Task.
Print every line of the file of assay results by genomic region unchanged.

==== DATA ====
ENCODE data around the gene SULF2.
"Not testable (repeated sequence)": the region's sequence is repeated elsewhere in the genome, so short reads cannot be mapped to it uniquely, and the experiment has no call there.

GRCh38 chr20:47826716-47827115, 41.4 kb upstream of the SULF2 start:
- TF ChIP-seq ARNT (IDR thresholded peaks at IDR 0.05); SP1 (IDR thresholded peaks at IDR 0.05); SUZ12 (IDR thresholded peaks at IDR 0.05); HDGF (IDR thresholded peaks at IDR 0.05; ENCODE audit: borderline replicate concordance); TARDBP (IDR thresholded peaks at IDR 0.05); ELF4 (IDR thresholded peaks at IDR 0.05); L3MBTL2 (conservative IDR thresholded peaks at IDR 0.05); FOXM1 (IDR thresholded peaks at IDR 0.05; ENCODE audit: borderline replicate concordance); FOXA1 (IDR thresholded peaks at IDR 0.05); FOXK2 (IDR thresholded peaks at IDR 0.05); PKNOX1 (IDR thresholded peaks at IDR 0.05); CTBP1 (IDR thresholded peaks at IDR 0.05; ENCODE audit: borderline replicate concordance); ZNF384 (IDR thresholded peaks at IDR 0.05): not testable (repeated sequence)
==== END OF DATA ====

ENCODE data around the gene SULF2.
"Not testable (repeated sequence)": the region's sequence is repeated elsewhere in the genome, so short reads cannot be mapped to it uniquely, and the experiment has no call there.

GRCh38 chr20:47826716-47827115, 41.4 kb upstream of the SULF2 start:
- TF ChIP-seq ARNT (IDR thresholded peaks at IDR 0.05); SP1 (IDR thresholded peaks at IDR 0.05); SUZ12 (IDR thresholded peaks at IDR 0.05); HDGF (IDR thresholded peaks at IDR 0.05; ENCODE audit: borderline replicate concordance); TARDBP (IDR thresholded peaks at IDR 0.05); ELF4 (IDR thresholded peaks at IDR 0.05); L3MBTL2 (conservative IDR thresholded peaks at IDR 0.05); FOXM1 (IDR thresholded peaks at IDR 0.05; ENCODE audit: borderline replicate concordance); FOXA1 (IDR thresholded peaks at IDR 0.05); FOXK2 (IDR thresholded peaks at IDR 0.05); PKNOX1 (IDR thresholded peaks at IDR 0.05); CTBP1 (IDR thresholded peaks at IDR 0.05; ENCODE audit: borderline replicate concordance); ZNF384 (IDR thresholded peaks at IDR 0.05): not testable (repeated sequence)